When Shakespeare is the base and Vishal Bhardwaj the director and storyteller, you get to see masterpieces like Maqbool, Omkara and now, Haider. Haider is the last of the Bhardwaj’s Shakespearean trilogy and the director has just taken the tempo of his style of storytelling forward.
For the starters, you ought to have some patience while you watch a Shakespeare adaptation. It is slow at start, and carries on till 60% of the time. Here, it just builds up the story. The characters and their traits are evolving and you can’t predict who would do what or pronounce judgements. It peaks in the middle of second half and end, and culminates with tragedy of hero’s fall or redemption.
When you hear Hamlet, you remember, “To be, or not to be/ That is the question” from a soliloquy where the hero struggles to choose between death and suicide. The play moves around that theme and so does its adaptation.
Haider is set in Kashmir valley during the late 90s when democracy was trying to make headway and militancy rooting for Azadi. In a heavy militarised area, when the army exploits people in the name of AFSPA, Haider’s father, a doctor operates a militant commander at his house. But he is exposed and army takes him away. Haider is in Aligarh and returns to valley after the news. The search for the father takes him to a militant leader played by Irfan who tells him how his uncle, Kay Kay Menon conspired with his mother to kill his father. His uncle tells him a different story. How he discovers and avenges his father’s murder makes the rest of the story.
The story subtly tries to put across the point of atrocities of army as well as the state police. But it just touches it, as that’s just the subtext.
One thing which stands out in this film, apart from performances, is the music. The background score as well as songs are beautifully worded and sung. The music complements the story and helps the plot. Special mention must be made of ‘Bismil’ song where the choreography is almost like a small skit and Shahid lives to it. If I had to spend all the ticket money for this song itself, I would just do that. This song, penned by Gulzar, summarises the story so far and Shahid’s theatrical dance. Other songs of note are ‘Jhelum’, ‘Aao na’ and ‘Akhil kabhi’.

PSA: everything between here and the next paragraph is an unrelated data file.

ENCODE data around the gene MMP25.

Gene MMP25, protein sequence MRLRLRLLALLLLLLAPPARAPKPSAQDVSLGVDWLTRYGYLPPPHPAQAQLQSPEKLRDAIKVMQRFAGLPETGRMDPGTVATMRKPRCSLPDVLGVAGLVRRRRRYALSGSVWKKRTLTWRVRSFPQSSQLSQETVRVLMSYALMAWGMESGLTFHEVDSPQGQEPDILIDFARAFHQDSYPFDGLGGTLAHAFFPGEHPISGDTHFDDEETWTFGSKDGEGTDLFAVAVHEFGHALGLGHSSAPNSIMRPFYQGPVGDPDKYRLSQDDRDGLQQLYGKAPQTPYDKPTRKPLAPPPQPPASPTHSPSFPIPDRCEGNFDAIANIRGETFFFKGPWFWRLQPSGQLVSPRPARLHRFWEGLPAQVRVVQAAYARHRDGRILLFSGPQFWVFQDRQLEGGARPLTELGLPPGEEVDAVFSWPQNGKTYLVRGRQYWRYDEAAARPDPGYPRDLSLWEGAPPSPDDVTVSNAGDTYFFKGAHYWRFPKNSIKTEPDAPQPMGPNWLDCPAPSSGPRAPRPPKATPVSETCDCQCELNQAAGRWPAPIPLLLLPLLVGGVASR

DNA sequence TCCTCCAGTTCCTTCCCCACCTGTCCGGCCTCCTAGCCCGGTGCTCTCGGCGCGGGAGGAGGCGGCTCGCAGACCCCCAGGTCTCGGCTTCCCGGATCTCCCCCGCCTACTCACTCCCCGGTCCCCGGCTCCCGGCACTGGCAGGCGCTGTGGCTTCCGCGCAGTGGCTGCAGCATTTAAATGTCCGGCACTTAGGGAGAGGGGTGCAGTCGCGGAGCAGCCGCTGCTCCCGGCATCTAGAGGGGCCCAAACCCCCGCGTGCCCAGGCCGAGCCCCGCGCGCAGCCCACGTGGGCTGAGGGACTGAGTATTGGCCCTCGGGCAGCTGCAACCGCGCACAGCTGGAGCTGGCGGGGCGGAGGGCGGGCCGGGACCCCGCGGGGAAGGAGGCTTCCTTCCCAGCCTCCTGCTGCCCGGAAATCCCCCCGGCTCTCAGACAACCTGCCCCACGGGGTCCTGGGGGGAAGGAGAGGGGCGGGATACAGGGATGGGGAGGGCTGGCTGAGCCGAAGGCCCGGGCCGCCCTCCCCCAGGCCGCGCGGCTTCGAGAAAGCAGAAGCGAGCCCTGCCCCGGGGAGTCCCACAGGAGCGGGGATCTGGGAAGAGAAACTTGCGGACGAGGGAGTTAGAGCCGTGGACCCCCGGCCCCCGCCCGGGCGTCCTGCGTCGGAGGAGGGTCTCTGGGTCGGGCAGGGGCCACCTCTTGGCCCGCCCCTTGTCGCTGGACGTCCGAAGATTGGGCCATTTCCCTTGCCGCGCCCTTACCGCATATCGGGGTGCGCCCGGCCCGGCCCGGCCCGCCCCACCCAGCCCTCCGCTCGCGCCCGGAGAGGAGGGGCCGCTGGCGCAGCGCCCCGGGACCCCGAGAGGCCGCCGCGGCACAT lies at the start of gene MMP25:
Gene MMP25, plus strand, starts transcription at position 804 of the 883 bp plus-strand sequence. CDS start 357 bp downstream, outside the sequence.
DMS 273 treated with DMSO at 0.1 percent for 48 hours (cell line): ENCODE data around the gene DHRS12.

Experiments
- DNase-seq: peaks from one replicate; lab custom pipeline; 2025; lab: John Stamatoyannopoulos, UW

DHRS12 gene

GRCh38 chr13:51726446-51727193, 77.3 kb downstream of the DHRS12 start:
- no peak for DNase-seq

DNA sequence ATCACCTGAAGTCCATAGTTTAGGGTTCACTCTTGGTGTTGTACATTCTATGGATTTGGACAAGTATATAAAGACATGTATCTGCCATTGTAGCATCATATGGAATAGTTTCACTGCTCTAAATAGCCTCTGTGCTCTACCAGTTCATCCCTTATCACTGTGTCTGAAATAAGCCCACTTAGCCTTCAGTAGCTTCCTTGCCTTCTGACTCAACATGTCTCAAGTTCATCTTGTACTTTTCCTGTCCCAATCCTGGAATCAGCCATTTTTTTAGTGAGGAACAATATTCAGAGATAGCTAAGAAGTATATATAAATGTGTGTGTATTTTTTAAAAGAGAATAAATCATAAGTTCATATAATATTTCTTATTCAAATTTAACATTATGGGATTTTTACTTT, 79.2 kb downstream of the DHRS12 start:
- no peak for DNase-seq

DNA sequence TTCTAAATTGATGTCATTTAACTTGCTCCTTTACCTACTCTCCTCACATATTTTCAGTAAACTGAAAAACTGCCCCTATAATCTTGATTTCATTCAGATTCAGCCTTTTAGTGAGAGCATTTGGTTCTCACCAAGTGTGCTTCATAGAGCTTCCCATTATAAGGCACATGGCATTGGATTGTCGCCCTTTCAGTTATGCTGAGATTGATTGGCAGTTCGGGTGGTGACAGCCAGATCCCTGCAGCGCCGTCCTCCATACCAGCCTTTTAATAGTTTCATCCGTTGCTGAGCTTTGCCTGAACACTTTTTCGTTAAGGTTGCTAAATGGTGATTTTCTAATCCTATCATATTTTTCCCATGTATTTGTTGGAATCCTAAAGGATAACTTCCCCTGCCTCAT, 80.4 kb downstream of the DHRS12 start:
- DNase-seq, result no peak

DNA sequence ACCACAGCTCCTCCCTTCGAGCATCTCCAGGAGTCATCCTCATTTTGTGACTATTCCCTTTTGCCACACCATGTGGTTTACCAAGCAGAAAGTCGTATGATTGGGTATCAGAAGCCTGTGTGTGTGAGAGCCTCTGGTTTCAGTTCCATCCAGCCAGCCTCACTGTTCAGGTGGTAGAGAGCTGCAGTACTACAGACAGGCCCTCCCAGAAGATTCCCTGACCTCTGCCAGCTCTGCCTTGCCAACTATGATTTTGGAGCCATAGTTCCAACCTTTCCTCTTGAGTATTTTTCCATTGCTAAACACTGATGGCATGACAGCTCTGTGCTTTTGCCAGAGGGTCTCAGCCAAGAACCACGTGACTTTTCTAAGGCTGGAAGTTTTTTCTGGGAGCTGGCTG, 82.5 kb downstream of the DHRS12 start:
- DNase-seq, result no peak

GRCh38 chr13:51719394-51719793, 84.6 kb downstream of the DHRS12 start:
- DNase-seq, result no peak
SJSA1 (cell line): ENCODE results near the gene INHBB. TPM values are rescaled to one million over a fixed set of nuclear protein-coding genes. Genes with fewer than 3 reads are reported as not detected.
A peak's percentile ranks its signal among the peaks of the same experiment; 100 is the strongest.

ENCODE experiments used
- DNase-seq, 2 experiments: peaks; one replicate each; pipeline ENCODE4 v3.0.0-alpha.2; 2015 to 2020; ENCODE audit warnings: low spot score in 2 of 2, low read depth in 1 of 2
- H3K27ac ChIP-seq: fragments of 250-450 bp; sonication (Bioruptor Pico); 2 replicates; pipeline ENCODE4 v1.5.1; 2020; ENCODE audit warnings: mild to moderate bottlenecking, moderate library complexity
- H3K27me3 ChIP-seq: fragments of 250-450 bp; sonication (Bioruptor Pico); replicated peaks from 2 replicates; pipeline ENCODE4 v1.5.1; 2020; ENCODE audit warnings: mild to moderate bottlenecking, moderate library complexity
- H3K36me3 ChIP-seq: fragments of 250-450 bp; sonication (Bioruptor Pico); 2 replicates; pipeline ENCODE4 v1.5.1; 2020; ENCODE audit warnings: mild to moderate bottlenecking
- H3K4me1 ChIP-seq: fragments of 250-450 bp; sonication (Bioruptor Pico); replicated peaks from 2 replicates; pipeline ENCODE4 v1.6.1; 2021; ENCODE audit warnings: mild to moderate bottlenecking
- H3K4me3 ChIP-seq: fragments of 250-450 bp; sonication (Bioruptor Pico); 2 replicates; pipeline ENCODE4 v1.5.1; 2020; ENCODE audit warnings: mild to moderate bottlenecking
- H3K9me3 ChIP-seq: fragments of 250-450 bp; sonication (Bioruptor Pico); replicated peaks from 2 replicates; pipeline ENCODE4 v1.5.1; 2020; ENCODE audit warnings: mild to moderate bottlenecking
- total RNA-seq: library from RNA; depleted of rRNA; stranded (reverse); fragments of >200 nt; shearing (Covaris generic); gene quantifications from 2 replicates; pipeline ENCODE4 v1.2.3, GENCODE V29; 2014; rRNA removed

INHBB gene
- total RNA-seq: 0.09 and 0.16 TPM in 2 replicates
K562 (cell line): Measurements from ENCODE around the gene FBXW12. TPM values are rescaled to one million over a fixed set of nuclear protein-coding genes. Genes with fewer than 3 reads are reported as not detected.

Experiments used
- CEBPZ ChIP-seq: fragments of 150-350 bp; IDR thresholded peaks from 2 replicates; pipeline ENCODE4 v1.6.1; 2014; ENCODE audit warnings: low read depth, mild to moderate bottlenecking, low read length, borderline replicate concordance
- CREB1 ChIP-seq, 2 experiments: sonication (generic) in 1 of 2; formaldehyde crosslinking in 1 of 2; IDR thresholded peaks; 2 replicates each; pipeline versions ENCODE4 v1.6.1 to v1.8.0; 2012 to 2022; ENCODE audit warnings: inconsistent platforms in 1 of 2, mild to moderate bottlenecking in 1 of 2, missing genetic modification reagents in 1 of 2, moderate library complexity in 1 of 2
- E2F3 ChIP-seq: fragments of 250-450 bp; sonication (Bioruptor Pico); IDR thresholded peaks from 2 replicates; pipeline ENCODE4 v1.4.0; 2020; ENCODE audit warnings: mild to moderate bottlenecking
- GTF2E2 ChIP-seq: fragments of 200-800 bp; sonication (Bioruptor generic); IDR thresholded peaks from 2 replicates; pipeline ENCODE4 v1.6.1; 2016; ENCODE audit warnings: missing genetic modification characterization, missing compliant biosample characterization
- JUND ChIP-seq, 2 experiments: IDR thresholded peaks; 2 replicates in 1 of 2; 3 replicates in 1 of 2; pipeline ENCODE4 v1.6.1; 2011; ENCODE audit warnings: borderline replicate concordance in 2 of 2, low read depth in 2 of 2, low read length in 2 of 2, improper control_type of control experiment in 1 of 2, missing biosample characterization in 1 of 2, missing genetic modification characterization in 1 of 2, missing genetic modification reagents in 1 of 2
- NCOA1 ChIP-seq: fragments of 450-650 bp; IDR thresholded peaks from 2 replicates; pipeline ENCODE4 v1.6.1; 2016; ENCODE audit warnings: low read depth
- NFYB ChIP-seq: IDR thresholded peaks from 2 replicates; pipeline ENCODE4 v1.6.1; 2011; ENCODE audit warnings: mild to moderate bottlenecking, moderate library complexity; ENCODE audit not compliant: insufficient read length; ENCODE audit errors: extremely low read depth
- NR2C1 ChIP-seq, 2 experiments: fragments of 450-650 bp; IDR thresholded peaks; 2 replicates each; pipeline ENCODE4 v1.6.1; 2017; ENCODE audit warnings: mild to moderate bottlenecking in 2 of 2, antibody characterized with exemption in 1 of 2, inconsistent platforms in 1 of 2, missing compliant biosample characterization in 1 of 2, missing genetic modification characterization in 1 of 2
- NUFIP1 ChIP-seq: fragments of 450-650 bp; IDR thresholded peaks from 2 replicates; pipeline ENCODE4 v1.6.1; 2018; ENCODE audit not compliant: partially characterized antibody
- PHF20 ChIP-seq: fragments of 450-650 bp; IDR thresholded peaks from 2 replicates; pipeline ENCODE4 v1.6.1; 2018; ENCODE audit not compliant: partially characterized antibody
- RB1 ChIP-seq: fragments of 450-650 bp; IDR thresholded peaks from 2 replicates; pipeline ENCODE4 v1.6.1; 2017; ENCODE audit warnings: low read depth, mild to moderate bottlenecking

The performances by all the actors, from Shahid to Shraddha, Kay Kay to Tabu and Irfan, are outstanding individually as well as in the scenes they are pitted against each other. Shahid wouldn’t be able to top this performance any time soon. His fans, however, would be delighted if he can do it. From every single shot he is in, to the solo performances at the Chowk performing a mono act about Azaadi, to the intimate scene with Shraddha where he weighs death and suicide, the dance sequence, mother-son interactions and other sequences, he stands out.
Shraddha complements him. She has acted good with whatever part she had. Irrfan is, well, Irrfan and takes the screen wherever he is in. Kay Kay and Tabu have lived to their parts with brilliance.
Cinematography is artistic. And artistic is not a mere word. The frames speak for themselves. The white, snowy setting adds to the aesthetics and scenes appear better. Be it ‘Bismil’ song, graveyard scene at the end, Shahid’s visit to the burnt house, as well as the songs, they look beautiful even with lot of blood and fire.
Characters evolve slowly and the viewer lives through what the protagonist is going through. The disbelief, despair and struggle to decide for what’s right and what’s wrong adds to the complexity. As the film nears its end, at least thrice, you would think ‘it should end now’ but it doesn’t. The end is slow and it doesn’t end till Haider avenges his father’s murder in the graveyard. And that’s the place where he overcomes his inner struggle and does away with the idea of revenge as his mother’s last words convinced him to do so.
Overall, the film is engaging. It scores on all departments of filmmaking. Music and performances stand out as do direction and cinematography. It is a must watch for film lovers, especially for Shahid fans. Watch it in a theatre with better sound system to allow the film to get on to you.